The statistics show that 73.1 per cent of girls’ entries scored A*-C compared with 64.3 per cent of boys’, up from 72.3 per cent and 63.7 per cent respectively.
But boys are closing the gap at the very top, with 5.2 per cent of entries scoring an A* compared with 8.1 per cent of girls’, a difference of 2.9 percentage points, down from three percentage points last summer.
Professor Alan Smithers, director of the Centre for Education and Employment at Buckingham University, said he was surprised at the results as he believed that the change to end-of-course exams would favour boys.
They tend to do better in those tests, whereas girls’ results rose with the introduction of modular testing.
“I was expecting more change this year than has actually happened,” he said.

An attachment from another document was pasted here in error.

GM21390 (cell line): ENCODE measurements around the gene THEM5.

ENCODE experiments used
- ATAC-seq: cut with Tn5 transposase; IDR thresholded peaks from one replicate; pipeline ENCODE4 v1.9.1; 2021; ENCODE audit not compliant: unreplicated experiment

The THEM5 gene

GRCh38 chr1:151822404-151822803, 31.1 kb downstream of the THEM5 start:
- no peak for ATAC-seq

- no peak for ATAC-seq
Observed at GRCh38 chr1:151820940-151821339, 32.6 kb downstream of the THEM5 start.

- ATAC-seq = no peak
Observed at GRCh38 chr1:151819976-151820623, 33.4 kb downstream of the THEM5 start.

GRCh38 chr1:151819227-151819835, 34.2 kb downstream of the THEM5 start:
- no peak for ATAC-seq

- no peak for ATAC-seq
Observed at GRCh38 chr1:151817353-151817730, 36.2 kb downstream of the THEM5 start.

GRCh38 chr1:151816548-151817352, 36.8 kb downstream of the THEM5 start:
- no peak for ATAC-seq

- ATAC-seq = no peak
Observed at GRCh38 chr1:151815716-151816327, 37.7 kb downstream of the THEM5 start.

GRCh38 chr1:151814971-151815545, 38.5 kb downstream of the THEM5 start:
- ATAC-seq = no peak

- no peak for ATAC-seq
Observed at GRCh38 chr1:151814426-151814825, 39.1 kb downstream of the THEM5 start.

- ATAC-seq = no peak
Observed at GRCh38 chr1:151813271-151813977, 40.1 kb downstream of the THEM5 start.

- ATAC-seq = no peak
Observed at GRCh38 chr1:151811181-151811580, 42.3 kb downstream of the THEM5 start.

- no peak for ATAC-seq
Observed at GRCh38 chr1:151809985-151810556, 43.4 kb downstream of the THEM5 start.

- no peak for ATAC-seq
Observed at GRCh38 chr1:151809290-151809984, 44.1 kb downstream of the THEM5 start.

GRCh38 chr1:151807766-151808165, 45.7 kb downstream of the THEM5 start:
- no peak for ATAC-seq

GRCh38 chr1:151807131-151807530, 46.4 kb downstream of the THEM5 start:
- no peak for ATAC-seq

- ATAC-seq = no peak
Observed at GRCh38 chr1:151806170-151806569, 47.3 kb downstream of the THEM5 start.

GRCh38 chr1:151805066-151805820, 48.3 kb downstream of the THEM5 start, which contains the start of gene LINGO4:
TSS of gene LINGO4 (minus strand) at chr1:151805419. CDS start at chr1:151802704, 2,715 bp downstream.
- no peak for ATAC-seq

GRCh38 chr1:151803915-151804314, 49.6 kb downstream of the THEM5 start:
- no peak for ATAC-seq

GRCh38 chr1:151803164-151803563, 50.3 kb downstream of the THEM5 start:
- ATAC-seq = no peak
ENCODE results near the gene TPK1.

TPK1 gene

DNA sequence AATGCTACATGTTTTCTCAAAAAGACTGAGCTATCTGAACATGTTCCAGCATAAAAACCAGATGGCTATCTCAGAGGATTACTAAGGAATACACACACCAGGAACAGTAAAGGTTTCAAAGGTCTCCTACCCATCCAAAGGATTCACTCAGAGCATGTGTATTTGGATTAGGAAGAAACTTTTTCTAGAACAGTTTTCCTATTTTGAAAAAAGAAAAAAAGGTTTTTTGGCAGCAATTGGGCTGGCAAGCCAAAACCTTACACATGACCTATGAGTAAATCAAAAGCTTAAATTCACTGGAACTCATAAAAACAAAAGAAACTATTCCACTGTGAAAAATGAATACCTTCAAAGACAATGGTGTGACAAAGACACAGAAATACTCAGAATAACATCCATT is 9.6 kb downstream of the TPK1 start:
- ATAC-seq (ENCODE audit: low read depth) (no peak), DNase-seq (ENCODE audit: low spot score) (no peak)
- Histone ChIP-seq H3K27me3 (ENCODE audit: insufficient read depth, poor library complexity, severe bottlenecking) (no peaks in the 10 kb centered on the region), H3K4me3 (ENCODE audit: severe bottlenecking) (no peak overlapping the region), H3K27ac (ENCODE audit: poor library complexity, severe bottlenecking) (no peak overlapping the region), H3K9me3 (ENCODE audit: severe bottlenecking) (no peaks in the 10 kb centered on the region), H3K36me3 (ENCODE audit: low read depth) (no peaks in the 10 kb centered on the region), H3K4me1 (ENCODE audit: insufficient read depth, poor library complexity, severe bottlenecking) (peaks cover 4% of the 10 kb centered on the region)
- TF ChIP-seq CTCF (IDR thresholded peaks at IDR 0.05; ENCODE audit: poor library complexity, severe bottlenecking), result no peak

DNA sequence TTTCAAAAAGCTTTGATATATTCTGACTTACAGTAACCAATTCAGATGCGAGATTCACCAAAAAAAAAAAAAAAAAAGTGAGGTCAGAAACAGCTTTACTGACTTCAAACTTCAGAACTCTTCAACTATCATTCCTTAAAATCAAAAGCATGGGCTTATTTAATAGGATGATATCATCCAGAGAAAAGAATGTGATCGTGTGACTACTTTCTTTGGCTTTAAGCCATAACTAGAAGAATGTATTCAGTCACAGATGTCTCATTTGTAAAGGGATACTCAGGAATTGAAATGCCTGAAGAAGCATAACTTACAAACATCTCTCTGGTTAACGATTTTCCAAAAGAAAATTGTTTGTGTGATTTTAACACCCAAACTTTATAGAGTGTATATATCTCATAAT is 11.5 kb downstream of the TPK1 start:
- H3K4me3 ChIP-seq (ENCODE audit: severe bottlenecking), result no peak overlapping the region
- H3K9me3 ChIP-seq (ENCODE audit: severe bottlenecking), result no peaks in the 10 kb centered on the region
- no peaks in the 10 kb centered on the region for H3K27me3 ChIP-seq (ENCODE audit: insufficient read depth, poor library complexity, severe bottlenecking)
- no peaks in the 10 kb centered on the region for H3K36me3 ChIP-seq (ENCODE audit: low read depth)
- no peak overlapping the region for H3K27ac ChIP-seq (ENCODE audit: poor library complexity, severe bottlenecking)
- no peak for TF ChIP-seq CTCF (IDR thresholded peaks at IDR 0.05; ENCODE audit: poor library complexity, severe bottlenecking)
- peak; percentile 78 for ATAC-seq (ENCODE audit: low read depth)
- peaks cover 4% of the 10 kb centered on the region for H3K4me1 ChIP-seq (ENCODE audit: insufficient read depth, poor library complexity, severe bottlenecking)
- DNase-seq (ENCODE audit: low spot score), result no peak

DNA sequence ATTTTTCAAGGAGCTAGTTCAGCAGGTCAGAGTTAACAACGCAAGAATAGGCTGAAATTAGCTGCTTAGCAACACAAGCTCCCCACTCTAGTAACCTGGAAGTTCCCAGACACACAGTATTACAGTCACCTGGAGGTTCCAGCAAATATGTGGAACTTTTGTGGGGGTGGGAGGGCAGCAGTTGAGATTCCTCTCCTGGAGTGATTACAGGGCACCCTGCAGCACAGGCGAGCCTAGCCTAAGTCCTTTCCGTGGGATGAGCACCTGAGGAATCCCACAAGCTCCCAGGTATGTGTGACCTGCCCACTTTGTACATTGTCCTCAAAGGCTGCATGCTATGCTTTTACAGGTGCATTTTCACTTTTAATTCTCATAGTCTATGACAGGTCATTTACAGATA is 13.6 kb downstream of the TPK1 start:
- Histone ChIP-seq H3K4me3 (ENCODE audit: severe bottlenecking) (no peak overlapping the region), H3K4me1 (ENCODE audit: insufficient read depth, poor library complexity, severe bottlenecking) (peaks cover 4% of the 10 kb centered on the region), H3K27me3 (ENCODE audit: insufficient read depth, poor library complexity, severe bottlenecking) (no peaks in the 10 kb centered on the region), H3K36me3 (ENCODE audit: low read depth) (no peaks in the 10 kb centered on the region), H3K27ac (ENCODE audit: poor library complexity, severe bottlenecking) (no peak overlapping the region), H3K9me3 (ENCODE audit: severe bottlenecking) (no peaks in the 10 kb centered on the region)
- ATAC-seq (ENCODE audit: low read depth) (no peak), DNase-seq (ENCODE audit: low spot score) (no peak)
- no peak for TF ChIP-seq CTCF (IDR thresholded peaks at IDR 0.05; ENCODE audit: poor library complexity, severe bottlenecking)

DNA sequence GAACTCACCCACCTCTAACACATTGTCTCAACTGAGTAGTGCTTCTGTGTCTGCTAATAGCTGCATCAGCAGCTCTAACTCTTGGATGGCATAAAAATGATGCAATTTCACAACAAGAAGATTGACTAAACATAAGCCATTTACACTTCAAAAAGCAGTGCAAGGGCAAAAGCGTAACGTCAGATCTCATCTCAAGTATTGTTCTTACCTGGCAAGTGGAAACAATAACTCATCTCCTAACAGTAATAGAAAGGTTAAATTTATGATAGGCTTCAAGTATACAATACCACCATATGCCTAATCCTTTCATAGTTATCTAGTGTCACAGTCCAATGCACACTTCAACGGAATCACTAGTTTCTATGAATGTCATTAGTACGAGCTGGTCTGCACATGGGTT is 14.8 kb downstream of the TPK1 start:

“I was expecting the end-of-year exams to kick in but it is probably going to take some while for the new arrangement to bed down.”
In the core subjects, there was wide variety in how well boys and girls did.
In the sciences, boys closed the gap on girls in chemistry and biology at A*-C but could not catch up in physics as both saw their scores rise by the same percentage points. But at the top A* grade boys closed the gap in chemistry and physics while falling back in biology.
Girls widened their lead over boys in English and English literature, both at A* and A*-C.
Boys widened their lead in mathematics at A* level but in the wider A*-C the girls closed the gap.